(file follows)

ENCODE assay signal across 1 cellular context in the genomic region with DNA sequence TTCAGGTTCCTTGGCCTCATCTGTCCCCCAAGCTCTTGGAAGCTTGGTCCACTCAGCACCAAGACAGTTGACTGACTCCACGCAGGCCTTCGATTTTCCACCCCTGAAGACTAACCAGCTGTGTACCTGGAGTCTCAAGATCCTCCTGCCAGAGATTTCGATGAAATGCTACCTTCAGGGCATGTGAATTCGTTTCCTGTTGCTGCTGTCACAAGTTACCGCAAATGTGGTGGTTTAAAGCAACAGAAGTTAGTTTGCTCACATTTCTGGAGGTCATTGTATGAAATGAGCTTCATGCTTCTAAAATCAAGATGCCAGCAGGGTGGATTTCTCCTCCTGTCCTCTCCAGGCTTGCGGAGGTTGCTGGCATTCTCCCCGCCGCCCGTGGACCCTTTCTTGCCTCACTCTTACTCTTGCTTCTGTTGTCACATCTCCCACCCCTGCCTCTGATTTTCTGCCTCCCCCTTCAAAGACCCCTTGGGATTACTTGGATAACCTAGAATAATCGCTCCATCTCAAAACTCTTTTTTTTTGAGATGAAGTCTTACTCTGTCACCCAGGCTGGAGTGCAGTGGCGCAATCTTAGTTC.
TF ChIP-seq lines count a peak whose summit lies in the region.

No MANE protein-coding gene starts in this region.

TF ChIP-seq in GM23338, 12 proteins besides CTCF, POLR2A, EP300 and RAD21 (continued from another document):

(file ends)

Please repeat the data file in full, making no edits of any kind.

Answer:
ENCODE assay signal across 1 cellular context in the genomic region with DNA sequence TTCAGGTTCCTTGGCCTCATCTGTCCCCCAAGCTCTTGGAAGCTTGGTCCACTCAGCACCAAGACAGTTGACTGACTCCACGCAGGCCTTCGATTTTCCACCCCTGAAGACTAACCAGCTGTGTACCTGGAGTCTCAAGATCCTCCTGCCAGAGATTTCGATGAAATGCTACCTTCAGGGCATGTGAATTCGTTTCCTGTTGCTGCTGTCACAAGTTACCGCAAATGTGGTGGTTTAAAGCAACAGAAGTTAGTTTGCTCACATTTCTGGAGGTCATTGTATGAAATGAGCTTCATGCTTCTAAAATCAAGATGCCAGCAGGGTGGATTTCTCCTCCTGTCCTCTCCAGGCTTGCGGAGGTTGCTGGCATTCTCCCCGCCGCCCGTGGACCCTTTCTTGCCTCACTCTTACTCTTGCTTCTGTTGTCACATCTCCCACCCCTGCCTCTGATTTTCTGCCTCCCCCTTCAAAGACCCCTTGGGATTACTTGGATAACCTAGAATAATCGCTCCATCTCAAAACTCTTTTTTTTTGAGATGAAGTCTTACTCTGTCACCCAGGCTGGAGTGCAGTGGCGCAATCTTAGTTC.
TF ChIP-seq lines count a peak whose summit lies in the region.

No MANE protein-coding gene starts in this region.

TF ChIP-seq in GM23338, 12 proteins besides CTCF, POLR2A, EP300 and RAD21 (continued from another document):